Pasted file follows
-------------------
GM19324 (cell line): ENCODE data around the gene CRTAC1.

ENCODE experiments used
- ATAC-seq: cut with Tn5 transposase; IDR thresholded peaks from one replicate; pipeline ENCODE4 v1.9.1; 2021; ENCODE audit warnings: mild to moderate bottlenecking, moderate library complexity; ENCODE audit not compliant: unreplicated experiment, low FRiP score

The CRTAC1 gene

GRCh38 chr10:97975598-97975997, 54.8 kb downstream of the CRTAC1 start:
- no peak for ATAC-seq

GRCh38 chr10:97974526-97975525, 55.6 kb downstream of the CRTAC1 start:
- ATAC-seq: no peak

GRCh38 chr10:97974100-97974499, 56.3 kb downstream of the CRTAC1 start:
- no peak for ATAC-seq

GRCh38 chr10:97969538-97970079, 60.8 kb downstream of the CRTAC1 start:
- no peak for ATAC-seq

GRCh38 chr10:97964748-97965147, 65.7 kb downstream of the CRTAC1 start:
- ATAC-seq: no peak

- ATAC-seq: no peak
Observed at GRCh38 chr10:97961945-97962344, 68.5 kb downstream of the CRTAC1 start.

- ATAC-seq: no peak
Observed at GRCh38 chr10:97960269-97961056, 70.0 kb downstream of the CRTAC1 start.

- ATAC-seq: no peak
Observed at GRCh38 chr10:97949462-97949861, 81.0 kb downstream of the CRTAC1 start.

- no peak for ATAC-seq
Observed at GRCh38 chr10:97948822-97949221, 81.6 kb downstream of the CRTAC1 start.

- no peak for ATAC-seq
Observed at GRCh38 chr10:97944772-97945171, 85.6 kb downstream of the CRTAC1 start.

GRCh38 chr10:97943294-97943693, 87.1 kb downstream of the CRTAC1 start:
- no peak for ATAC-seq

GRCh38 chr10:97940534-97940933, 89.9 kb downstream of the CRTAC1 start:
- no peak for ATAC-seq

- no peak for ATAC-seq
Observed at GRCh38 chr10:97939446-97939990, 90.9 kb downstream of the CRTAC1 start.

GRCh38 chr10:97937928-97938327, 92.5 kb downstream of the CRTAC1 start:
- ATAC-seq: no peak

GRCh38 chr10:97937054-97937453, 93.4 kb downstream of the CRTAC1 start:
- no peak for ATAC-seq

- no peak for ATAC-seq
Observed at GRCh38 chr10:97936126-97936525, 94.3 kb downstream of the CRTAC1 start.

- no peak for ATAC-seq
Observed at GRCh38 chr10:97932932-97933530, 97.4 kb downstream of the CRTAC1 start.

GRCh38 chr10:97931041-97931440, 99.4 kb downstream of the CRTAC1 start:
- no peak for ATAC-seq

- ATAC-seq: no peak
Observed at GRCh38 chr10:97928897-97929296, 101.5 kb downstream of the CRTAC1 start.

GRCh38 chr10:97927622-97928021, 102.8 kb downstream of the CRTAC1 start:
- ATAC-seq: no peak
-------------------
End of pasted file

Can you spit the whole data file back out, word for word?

GM19324 (cell line): ENCODE data around the gene CRTAC1.

ENCODE experiments used
- ATAC-seq: cut with Tn5 transposase; IDR thresholded peaks from one replicate; pipeline ENCODE4 v1.9.1; 2021; ENCODE audit warnings: mild to moderate bottlenecking, moderate library complexity; ENCODE audit not compliant: unreplicated experiment, low FRiP score

The CRTAC1 gene

GRCh38 chr10:97975598-97975997, 54.8 kb downstream of the CRTAC1 start:
- no peak for ATAC-seq

GRCh38 chr10:97974526-97975525, 55.6 kb downstream of the CRTAC1 start:
- ATAC-seq: no peak

GRCh38 chr10:97974100-97974499, 56.3 kb downstream of the CRTAC1 start:
- no peak for ATAC-seq

GRCh38 chr10:97969538-97970079, 60.8 kb downstream of the CRTAC1 start:
- no peak for ATAC-seq

GRCh38 chr10:97964748-97965147, 65.7 kb downstream of the CRTAC1 start:
- ATAC-seq: no peak

- ATAC-seq: no peak
Observed at GRCh38 chr10:97961945-97962344, 68.5 kb downstream of the CRTAC1 start.

- ATAC-seq: no peak
Observed at GRCh38 chr10:97960269-97961056, 70.0 kb downstream of the CRTAC1 start.

- ATAC-seq: no peak
Observed at GRCh38 chr10:97949462-97949861, 81.0 kb downstream of the CRTAC1 start.

- no peak for ATAC-seq
Observed at GRCh38 chr10:97948822-97949221, 81.6 kb downstream of the CRTAC1 start.

- no peak for ATAC-seq
Observed at GRCh38 chr10:97944772-97945171, 85.6 kb downstream of the CRTAC1 start.

GRCh38 chr10:97943294-97943693, 87.1 kb downstream of the CRTAC1 start:
- no peak for ATAC-seq

GRCh38 chr10:97940534-97940933, 89.9 kb downstream of the CRTAC1 start:
- no peak for ATAC-seq

- no peak for ATAC-seq
Observed at GRCh38 chr10:97939446-97939990, 90.9 kb downstream of the CRTAC1 start.

GRCh38 chr10:97937928-97938327, 92.5 kb downstream of the CRTAC1 start:
- ATAC-seq: no peak

GRCh38 chr10:97937054-97937453, 93.4 kb downstream of the CRTAC1 start:
- no peak for ATAC-seq

- no peak for ATAC-seq
Observed at GRCh38 chr10:97936126-97936525, 94.3 kb downstream of the CRTAC1 start.

- no peak for ATAC-seq
Observed at GRCh38 chr10:97932932-97933530, 97.4 kb downstream of the CRTAC1 start.

GRCh38 chr10:97931041-97931440, 99.4 kb downstream of the CRTAC1 start:
- no peak for ATAC-seq

- ATAC-seq: no peak
Observed at GRCh38 chr10:97928897-97929296, 101.5 kb downstream of the CRTAC1 start.

GRCh38 chr10:97927622-97928021, 102.8 kb downstream of the CRTAC1 start:
- ATAC-seq: no peak